Lionel Lightbourne has been a social worker in Liberty City for four years. He says he is a "fish in water" with his chosen profession. He speaks with passion about empowering families and children in need.
If he were single, he says his income would put him just above the poverty line. "But together with my wife," he says, "we will actually be in the middle class."
Tuesday morning was one of the few times fast-food workers publicly protested lower wages in Miami, joining the dozens of cities that hosted protesters back in December. The protest coincided with the release of a new study from FIU's Research Institute of Social and Economic Policy which, among other things, looks at the intersection of low-paying jobs and wage theft.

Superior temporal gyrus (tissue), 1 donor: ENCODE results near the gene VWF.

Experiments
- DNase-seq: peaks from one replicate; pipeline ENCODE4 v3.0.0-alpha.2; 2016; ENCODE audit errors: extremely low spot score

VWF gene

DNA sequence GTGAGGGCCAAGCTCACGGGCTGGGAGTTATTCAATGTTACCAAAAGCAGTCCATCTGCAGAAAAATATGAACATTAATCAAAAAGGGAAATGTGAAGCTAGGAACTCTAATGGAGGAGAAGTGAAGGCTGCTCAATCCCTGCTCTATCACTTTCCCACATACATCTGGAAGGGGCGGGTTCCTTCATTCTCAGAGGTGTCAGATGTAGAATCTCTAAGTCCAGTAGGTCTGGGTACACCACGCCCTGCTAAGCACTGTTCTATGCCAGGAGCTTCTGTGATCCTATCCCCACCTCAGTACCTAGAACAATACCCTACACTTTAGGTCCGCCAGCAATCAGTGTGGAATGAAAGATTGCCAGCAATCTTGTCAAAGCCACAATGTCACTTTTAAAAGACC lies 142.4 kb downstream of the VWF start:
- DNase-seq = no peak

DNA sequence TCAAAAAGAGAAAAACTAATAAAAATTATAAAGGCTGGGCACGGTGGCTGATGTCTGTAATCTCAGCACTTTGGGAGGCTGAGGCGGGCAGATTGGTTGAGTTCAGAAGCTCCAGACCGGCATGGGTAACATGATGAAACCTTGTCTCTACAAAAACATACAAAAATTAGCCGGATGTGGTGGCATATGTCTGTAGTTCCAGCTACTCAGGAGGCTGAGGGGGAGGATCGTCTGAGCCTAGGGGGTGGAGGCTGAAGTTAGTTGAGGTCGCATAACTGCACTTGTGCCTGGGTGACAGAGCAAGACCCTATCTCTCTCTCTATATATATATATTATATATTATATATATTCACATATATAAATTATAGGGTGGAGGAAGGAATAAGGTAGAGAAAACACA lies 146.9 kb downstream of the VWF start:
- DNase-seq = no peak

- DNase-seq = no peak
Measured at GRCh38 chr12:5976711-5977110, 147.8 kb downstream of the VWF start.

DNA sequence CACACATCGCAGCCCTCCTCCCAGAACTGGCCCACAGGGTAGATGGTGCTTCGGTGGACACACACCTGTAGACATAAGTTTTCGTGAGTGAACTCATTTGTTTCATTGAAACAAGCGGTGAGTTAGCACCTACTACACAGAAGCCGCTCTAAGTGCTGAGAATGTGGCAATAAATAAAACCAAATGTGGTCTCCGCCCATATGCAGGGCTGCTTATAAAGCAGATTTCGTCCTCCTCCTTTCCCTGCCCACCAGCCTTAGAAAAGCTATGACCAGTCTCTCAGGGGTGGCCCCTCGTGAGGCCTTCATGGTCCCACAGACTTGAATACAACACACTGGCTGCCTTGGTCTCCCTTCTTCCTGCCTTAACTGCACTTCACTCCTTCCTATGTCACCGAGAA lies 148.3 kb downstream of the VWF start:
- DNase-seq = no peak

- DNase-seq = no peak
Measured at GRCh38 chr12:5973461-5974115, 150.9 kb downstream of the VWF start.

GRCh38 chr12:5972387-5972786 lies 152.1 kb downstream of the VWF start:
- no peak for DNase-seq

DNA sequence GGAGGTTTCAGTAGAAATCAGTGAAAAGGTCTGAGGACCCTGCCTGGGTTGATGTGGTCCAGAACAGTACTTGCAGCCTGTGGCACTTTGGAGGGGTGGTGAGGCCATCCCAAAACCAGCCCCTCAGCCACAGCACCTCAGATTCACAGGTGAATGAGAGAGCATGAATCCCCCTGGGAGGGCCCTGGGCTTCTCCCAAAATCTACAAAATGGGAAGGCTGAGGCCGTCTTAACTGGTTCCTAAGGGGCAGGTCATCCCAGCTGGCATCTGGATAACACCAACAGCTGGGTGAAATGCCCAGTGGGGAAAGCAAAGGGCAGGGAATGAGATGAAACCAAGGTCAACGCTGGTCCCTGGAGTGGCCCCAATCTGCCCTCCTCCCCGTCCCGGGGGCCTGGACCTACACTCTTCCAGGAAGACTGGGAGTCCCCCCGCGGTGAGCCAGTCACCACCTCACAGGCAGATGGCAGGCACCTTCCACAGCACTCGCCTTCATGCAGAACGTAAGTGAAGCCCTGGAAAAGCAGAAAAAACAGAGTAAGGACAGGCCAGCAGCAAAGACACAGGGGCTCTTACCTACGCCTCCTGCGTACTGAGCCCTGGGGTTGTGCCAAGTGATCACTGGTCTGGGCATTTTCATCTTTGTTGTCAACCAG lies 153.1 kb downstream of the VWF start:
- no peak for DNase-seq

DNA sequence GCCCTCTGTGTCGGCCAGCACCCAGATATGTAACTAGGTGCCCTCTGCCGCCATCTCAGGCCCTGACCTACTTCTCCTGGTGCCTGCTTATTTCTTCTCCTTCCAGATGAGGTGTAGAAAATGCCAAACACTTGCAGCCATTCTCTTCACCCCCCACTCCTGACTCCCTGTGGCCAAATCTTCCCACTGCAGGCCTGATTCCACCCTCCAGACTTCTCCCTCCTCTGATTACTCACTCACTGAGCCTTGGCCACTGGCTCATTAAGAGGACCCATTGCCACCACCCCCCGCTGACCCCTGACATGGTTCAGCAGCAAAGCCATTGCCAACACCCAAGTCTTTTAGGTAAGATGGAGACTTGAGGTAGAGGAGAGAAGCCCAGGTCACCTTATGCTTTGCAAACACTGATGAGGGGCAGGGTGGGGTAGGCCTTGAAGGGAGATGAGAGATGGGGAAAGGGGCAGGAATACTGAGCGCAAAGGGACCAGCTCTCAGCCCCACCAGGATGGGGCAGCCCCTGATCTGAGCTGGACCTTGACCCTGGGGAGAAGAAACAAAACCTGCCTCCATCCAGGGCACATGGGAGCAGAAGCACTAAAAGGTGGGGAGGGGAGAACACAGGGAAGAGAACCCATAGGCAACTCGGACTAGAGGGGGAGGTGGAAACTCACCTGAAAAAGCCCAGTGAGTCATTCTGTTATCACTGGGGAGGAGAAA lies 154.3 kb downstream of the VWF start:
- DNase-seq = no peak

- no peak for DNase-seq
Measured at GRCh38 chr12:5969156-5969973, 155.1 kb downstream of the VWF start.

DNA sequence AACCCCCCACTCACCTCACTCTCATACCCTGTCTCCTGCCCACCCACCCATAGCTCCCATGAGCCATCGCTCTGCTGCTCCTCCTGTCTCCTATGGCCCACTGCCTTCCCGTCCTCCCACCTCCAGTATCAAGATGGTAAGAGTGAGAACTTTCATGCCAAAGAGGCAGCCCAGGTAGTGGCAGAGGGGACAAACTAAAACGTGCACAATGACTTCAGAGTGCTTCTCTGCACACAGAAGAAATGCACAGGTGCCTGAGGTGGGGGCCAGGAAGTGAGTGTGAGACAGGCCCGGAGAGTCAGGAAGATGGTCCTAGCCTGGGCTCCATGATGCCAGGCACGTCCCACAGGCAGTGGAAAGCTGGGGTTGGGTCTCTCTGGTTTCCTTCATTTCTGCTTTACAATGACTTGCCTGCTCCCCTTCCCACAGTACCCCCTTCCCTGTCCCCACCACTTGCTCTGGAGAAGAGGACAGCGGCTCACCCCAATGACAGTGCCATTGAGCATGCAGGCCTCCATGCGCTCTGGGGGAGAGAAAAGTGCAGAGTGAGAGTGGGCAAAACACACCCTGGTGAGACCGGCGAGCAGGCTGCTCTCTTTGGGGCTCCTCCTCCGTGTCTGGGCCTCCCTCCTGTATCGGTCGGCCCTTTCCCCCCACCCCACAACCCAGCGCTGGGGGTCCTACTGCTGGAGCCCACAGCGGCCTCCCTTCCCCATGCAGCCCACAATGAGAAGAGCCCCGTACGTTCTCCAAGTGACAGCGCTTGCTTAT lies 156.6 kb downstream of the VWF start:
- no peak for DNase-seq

Workers wages and salaries grew 2.4 percent over the past 12 months. That's down from 2.6-percent growth half a year ago. Which not only means there has not been a lot of growth, but that what we have had is slowing.
On top of that, total compensation, which includes things like salaries plus health benefits and bonuses, has not been growing at a comparable rate.
As the wage growth slows, other costs of living like housing, food and transportation continues to rise at a much higher rate--putting more pressure on peoples’ pockets.